Now that you have all your stuff gathered, it's time to move on to the next step – actually pricing your stuff to sell. What's a good price? What will someone be willing to pay for each item?
Generally, we find things sell at Encores for more than garage sales, but less than a consignment store, somewhere around 20-40 percent of what you paid for the item. Think on the lower end for generic clothing and toward the higher end for good name brand clothing and equipment. When in doubt, go a little lower. Worst case, your items sell first.
Also, keep other consignors in mind. There are always a lot of 0-9 month clothing items because babies grow so quickly, so consider pricing those sizes lower. As the clothing gets bigger and harder to find (i.e. jeans for boys, swimsuits) it usually sells for higher prices. Equipment usually sells very well, but you still have to consider what shoppers will be expecting to pay for a used item.
In all your pricing, you need to take into consideration how new the item is, if it still has the tags on it, the size, season or style, the brand name and overall condition. If you’re unsure of what to price something at, ask a friend what she would pay, or think what you would pay for the item. Be smart – you want to make money, but you also don't want your time and energy wasted. At the end of the sale you want less stuff and more money to do your own shopping with!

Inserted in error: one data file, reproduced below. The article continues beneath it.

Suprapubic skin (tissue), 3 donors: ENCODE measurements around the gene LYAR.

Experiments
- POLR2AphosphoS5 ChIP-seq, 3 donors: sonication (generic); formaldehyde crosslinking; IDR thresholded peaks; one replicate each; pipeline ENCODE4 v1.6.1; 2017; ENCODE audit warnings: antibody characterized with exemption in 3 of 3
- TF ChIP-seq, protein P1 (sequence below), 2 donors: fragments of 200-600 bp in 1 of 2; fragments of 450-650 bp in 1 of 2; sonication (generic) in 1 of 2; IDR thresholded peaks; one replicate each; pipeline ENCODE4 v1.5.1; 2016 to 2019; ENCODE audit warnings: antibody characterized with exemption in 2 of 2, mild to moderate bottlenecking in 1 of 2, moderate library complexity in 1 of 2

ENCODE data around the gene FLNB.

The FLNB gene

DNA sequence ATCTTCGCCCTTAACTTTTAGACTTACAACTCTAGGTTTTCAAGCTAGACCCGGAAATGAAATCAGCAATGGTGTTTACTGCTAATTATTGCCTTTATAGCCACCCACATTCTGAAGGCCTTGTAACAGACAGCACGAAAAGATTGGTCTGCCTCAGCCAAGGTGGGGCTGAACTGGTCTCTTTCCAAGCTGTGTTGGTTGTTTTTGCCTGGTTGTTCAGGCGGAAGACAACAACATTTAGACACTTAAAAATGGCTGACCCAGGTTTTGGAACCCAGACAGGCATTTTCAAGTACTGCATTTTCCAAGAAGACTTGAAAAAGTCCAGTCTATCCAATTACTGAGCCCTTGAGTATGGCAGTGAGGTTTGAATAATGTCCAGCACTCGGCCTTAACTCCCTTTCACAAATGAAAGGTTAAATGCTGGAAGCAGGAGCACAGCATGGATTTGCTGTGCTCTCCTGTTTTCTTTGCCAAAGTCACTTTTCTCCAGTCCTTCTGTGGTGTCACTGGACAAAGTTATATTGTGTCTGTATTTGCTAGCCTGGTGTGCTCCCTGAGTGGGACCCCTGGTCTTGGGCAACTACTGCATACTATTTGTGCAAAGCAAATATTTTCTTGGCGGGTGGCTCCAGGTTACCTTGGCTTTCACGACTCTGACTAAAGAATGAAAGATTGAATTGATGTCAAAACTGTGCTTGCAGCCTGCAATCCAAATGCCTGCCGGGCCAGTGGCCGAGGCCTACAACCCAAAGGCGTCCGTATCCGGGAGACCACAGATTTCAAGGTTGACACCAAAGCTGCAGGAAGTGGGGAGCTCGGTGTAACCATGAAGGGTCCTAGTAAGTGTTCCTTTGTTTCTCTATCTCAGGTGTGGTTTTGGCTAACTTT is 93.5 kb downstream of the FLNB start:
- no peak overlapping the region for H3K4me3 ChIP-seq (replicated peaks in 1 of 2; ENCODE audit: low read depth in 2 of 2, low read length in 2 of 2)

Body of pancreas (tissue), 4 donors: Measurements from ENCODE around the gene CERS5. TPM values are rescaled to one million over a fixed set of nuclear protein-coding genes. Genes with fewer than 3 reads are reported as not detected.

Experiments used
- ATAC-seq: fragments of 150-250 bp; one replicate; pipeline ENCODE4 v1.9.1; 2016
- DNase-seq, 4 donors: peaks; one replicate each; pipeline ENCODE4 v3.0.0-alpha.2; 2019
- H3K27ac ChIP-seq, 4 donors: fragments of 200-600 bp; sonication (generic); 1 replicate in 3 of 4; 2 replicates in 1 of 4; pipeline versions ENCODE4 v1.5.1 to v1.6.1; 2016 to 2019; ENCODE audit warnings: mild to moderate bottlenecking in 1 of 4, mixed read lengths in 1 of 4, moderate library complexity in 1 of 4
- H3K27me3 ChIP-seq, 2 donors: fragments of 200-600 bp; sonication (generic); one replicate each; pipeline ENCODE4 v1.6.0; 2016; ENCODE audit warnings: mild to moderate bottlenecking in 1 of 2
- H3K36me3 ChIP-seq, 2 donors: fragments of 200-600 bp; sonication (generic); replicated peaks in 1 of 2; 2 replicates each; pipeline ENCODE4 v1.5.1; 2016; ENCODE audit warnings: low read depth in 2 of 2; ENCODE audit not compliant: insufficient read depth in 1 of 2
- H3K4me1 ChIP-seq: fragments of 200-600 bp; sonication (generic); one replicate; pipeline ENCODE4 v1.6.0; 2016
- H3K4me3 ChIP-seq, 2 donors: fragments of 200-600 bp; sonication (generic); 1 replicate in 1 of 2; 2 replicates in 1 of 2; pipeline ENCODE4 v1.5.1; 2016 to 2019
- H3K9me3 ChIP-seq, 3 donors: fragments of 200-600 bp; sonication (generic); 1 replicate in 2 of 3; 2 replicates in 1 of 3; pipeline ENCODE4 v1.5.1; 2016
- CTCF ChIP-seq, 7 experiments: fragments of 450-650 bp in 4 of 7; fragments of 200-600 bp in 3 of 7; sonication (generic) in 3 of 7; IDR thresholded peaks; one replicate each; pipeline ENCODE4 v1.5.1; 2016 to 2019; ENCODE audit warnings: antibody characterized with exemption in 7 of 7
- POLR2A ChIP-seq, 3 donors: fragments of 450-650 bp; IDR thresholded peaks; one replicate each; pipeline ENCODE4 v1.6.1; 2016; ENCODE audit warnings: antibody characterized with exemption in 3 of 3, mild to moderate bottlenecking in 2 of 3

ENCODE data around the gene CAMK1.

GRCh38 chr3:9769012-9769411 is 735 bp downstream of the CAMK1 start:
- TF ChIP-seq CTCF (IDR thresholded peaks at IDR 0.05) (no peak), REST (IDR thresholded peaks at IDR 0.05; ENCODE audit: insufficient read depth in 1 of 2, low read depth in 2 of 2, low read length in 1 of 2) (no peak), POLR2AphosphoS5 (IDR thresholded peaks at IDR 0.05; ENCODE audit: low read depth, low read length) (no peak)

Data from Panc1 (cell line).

Price at $1 or above
Price in $.50 increments ($1.50, $2.00, $2.50, etc.)
Sell smaller items together as a set. For example, if you're selling several onesies that aren't worth $1 each, sell them as a set of three for $1.50 in a ziplock bag. The same goes for socks, books (only two per bag), and other less-expensive items. We do not recommend making "sets" of clothing on a hanger (ie. a pair of shorts and a t-shirt). Shoppers do not like being forced to buy a shirt they don't like in order to get a pair of shorts they do like. Tops and bottoms that are meant to go together are fine to hang together.